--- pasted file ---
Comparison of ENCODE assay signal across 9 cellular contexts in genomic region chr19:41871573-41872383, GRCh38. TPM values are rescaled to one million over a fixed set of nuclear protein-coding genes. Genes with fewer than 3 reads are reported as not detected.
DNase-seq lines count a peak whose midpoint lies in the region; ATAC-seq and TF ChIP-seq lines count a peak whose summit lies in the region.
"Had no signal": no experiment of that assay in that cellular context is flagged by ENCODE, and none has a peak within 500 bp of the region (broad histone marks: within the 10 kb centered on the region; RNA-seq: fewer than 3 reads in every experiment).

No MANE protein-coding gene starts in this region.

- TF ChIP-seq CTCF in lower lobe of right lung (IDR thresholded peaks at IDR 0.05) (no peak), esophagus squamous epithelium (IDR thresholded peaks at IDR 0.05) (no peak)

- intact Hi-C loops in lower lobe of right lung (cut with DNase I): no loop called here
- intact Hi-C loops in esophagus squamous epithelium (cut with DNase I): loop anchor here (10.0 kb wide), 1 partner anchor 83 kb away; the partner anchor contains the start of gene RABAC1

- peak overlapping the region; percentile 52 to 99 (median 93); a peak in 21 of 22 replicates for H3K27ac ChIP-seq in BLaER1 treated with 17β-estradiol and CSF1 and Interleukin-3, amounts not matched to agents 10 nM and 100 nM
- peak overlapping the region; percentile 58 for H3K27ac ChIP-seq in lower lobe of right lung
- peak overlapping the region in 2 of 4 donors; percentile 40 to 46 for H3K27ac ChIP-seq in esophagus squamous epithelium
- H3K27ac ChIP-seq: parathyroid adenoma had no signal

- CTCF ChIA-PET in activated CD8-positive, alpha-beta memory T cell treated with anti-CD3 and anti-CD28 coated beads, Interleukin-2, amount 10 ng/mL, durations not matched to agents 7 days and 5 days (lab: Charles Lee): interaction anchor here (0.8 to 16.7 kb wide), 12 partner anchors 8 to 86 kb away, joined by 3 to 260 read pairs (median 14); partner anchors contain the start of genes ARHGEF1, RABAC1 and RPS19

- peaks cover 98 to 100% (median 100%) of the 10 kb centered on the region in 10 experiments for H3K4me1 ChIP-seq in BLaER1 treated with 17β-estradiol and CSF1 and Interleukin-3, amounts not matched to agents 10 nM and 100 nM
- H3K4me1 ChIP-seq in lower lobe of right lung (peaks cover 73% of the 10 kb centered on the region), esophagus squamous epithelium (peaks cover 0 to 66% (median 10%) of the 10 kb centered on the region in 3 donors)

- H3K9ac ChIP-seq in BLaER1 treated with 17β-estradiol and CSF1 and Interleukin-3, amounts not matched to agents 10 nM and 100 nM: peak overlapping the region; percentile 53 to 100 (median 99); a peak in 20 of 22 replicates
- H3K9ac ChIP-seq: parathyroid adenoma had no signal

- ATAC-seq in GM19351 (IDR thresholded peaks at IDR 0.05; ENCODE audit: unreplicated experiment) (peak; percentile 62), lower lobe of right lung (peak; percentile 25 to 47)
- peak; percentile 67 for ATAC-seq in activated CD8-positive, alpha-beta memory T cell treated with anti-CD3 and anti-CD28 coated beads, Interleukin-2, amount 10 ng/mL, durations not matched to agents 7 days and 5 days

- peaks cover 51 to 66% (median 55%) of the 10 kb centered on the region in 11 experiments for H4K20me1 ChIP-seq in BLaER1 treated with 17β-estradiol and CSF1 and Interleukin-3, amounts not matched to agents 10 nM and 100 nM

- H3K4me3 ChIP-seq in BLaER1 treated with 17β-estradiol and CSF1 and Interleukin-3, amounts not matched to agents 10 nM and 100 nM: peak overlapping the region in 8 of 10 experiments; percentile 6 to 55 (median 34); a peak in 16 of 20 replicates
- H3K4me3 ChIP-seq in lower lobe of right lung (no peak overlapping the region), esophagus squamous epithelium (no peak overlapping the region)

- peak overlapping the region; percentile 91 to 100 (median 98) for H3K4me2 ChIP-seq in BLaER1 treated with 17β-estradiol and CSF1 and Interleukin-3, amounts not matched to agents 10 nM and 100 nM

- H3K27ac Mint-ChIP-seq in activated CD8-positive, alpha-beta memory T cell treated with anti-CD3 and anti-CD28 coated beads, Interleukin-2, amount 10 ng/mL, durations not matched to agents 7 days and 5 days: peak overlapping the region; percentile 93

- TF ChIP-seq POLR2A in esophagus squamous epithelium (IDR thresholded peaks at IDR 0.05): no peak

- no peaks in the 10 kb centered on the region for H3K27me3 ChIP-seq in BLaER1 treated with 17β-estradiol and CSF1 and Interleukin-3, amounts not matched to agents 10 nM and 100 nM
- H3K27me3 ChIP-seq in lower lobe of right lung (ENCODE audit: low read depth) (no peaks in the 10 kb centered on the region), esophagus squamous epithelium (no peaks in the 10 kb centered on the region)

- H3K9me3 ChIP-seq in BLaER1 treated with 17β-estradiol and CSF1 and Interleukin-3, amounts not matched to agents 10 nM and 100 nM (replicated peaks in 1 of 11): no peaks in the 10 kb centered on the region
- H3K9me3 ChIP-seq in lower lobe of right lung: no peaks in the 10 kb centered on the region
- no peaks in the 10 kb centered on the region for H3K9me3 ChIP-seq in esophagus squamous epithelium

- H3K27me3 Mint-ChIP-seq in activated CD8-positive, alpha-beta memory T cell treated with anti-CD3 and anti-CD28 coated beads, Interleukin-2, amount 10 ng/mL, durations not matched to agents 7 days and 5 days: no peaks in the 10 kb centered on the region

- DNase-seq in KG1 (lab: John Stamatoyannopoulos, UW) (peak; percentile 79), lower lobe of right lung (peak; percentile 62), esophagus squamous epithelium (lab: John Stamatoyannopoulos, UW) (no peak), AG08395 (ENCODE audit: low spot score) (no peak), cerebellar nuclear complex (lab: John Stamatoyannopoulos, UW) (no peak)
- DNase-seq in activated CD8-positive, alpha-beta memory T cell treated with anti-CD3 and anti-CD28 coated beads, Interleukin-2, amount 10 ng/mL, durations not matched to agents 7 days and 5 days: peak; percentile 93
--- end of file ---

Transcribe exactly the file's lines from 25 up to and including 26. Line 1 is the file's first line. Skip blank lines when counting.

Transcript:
- no peaks in the 10 kb centered on the region for H3K27me3 ChIP-seq in BLaER1 treated with 17β-estradiol and CSF1 and Interleukin-3, amounts not matched to agents 10 nM and 100 nM
- H3K27me3 ChIP-seq in lower lobe of right lung (ENCODE audit: low read depth) (no peaks in the 10 kb centered on the region), esophagus squamous epithelium (no peaks in the 10 kb centered on the region)